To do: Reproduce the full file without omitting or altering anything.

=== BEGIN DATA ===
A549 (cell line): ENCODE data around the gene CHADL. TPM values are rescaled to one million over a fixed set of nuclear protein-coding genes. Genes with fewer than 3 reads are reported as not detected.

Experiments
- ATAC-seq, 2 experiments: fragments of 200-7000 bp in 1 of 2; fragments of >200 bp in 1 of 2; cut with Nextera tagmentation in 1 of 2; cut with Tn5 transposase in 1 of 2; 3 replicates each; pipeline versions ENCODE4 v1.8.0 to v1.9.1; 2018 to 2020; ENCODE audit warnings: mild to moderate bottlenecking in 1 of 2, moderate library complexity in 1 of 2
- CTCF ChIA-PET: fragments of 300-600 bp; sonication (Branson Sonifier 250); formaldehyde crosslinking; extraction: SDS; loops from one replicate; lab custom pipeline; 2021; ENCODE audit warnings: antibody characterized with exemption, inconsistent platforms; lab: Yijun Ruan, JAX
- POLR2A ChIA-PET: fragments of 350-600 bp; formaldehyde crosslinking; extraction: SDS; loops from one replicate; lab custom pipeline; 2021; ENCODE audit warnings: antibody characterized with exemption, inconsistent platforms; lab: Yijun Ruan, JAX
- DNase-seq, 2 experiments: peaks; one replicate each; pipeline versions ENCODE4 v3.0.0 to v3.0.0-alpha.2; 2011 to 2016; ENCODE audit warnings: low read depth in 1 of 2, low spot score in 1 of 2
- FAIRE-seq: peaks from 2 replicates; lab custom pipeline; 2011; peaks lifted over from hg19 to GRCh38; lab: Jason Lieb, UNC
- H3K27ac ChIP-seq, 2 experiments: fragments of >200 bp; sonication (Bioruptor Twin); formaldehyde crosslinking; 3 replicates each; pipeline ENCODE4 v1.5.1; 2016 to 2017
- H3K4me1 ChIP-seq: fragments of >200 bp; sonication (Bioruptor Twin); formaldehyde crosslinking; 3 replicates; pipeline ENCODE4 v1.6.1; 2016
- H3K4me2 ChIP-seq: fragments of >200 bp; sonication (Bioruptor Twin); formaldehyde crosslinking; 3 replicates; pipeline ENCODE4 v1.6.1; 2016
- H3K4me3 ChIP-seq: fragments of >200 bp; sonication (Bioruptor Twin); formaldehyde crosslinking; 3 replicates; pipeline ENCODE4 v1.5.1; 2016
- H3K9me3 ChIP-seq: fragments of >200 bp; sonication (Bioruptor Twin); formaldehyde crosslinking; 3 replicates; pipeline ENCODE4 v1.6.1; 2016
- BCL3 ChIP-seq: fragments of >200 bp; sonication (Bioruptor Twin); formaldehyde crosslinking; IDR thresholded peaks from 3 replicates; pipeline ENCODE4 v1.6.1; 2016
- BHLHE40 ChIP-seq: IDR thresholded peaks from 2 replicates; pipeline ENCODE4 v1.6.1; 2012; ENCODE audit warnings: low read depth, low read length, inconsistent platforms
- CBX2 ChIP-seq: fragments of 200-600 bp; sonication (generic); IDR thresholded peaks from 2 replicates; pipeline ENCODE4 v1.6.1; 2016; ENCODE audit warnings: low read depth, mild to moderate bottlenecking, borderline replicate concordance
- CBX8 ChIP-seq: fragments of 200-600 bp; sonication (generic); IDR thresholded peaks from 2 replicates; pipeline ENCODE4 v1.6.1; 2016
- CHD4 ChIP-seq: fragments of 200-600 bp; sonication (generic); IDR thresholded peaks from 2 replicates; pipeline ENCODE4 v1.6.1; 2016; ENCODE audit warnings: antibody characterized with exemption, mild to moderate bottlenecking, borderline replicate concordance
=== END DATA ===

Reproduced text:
A549 (cell line): ENCODE data around the gene CHADL. TPM values are rescaled to one million over a fixed set of nuclear protein-coding genes. Genes with fewer than 3 reads are reported as not detected.

Experiments
- ATAC-seq, 2 experiments: fragments of 200-7000 bp in 1 of 2; fragments of >200 bp in 1 of 2; cut with Nextera tagmentation in 1 of 2; cut with Tn5 transposase in 1 of 2; 3 replicates each; pipeline versions ENCODE4 v1.8.0 to v1.9.1; 2018 to 2020; ENCODE audit warnings: mild to moderate bottlenecking in 1 of 2, moderate library complexity in 1 of 2
- CTCF ChIA-PET: fragments of 300-600 bp; sonication (Branson Sonifier 250); formaldehyde crosslinking; extraction: SDS; loops from one replicate; lab custom pipeline; 2021; ENCODE audit warnings: antibody characterized with exemption, inconsistent platforms; lab: Yijun Ruan, JAX
- POLR2A ChIA-PET: fragments of 350-600 bp; formaldehyde crosslinking; extraction: SDS; loops from one replicate; lab custom pipeline; 2021; ENCODE audit warnings: antibody characterized with exemption, inconsistent platforms; lab: Yijun Ruan, JAX
- DNase-seq, 2 experiments: peaks; one replicate each; pipeline versions ENCODE4 v3.0.0 to v3.0.0-alpha.2; 2011 to 2016; ENCODE audit warnings: low read depth in 1 of 2, low spot score in 1 of 2
- FAIRE-seq: peaks from 2 replicates; lab custom pipeline; 2011; peaks lifted over from hg19 to GRCh38; lab: Jason Lieb, UNC
- H3K27ac ChIP-seq, 2 experiments: fragments of >200 bp; sonication (Bioruptor Twin); formaldehyde crosslinking; 3 replicates each; pipeline ENCODE4 v1.5.1; 2016 to 2017
- H3K4me1 ChIP-seq: fragments of >200 bp; sonication (Bioruptor Twin); formaldehyde crosslinking; 3 replicates; pipeline ENCODE4 v1.6.1; 2016
- H3K4me2 ChIP-seq: fragments of >200 bp; sonication (Bioruptor Twin); formaldehyde crosslinking; 3 replicates; pipeline ENCODE4 v1.6.1; 2016
- H3K4me3 ChIP-seq: fragments of >200 bp; sonication (Bioruptor Twin); formaldehyde crosslinking; 3 replicates; pipeline ENCODE4 v1.5.1; 2016
- H3K9me3 ChIP-seq: fragments of >200 bp; sonication (Bioruptor Twin); formaldehyde crosslinking; 3 replicates; pipeline ENCODE4 v1.6.1; 2016
- BCL3 ChIP-seq: fragments of >200 bp; sonication (Bioruptor Twin); formaldehyde crosslinking; IDR thresholded peaks from 3 replicates; pipeline ENCODE4 v1.6.1; 2016
- BHLHE40 ChIP-seq: IDR thresholded peaks from 2 replicates; pipeline ENCODE4 v1.6.1; 2012; ENCODE audit warnings: low read depth, low read length, inconsistent platforms
- CBX2 ChIP-seq: fragments of 200-600 bp; sonication (generic); IDR thresholded peaks from 2 replicates; pipeline ENCODE4 v1.6.1; 2016; ENCODE audit warnings: low read depth, mild to moderate bottlenecking, borderline replicate concordance
- CBX8 ChIP-seq: fragments of 200-600 bp; sonication (generic); IDR thresholded peaks from 2 replicates; pipeline ENCODE4 v1.6.1; 2016
- CHD4 ChIP-seq: fragments of 200-600 bp; sonication (generic); IDR thresholded peaks from 2 replicates; pipeline ENCODE4 v1.6.1; 2016; ENCODE audit warnings: antibody characterized with exemption, mild to moderate bottlenecking, borderline replicate concordance